Alkmaar had a weighing house for cheese as early as 1365. On a single day in 1917, some 365,000kg of cheese were sold at Alkmaar with trade lasting into the early hours of the morning. The market survives only on Fridays between March and September these days, combining an element of visitor-drawing theatre with genuine trade.
The members of the Cheese Carrier’s Guild, dressed in starched-white uniforms and sporting jaunty straw boaters with rival colour sashes, compete to showcase their cheese-lifting skills.
Responsible for weighing and transporting the cheese, they run through the crowd with handcarts, drawing whoops form the crowd as they manhandle a huge round-shaped Edam in an elaborate show of strength.
Around the perimeter of the square, meanwhile, pairs of cheese traders bargain according to a complex ancient ritual. They exchange a series of singsong handclaps while negotiating the price, slapping each other’s hands in turn during the trade and only stopping to clinch a normal handshake once the final price has been agreed.
After the show, I explore the traditional weighing hall, now a museum dedicated to the story of cheese making with displays tracing the history of cheese making from medieval agriculture to 20th-century artefacts. Pride of place is given to a series of ancient kaasschaaf, thin, cheese slicers used to cut into and slice the cheese for sampling.
No self-respecting cheese connoisseur round these parts would be seen using a knife to slice their cheese.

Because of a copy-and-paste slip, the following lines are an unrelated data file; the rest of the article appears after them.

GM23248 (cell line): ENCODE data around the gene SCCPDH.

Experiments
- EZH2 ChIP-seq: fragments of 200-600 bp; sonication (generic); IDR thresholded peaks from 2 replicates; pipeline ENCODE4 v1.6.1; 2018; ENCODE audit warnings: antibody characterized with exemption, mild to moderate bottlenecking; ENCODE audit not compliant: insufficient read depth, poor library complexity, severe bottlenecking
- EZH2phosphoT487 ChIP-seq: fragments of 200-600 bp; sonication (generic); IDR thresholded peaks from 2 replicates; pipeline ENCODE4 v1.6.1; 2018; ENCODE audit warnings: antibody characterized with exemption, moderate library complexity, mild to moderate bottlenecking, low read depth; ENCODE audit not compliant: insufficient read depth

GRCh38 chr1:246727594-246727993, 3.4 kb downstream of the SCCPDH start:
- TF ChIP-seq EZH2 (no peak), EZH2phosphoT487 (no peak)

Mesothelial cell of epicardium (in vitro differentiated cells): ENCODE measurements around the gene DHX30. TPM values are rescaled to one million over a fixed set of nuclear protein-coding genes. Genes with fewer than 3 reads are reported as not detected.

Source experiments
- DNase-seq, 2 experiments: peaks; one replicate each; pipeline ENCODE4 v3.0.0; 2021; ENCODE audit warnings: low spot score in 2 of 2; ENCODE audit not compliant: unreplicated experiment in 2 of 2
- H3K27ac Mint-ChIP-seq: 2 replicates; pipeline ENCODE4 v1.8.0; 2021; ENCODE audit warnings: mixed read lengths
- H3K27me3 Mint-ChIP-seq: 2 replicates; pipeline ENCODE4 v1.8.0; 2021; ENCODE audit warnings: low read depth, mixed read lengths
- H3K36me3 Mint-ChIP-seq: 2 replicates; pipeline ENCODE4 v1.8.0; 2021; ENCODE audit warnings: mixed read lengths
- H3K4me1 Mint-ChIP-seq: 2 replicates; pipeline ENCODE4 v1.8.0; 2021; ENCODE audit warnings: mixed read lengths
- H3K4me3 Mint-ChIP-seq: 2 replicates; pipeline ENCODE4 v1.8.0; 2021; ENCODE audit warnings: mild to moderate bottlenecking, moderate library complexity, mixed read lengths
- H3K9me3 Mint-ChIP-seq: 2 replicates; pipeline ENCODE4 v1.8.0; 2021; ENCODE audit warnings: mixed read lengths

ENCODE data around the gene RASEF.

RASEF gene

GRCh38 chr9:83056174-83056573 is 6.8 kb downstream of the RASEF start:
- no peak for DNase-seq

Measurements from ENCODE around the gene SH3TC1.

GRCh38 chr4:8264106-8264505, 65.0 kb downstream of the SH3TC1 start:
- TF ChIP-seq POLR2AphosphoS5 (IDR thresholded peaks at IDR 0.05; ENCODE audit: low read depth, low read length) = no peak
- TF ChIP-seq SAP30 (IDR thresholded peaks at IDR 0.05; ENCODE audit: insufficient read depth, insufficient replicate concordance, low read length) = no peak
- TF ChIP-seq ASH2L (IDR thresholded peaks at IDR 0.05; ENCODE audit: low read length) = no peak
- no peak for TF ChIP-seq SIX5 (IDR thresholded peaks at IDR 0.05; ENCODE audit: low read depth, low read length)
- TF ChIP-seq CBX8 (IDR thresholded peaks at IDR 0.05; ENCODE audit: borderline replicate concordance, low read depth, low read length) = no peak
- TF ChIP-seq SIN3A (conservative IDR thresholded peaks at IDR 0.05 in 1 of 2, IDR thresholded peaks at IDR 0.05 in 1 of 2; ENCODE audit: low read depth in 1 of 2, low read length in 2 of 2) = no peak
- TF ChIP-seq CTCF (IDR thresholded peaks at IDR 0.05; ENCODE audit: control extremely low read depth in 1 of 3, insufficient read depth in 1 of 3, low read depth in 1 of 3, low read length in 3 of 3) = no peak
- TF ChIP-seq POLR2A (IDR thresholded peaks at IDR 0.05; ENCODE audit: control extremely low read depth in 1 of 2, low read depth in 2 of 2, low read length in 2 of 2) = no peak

Ancient cheese warehouses still survive amongst the wood-panelled buildings, medieval courtyards and quiet canals around town. A series of bright, cheery posters plastered across ancient buildings encourage people to consider cow wellbeing at all times.
“Allow them to roam free in the pasture,” they proclaim.
Cheese shops on side streets off the main square ply the traditional styles of Dutch cheese, but also increasingly sell an array of the new flavours currently en vogue amongst next-generation cheese-consumers – pesto, stinging nettle and paprika amongst them.
“Personally, I prefer the creamier flavour of Dutch cheese to other European cheeses, such as French or English,” says Helen de Gier, a sales assistant at the Notenbranderij shop, talking me through a counter heaving under the waxy skins of brightly coloured cheeses.
“It’s the combination of softness with sourness.”
I come away with several varieties to take home, including an exotic black truffle cheese. Better still, after a tranquil weekend exploring rural Holland and sampling the new breed of artisan flavours, I’ve seen the light about the true taste of Dutch cheese.
I’ll never buy another plastic pack of supermarket Edam again.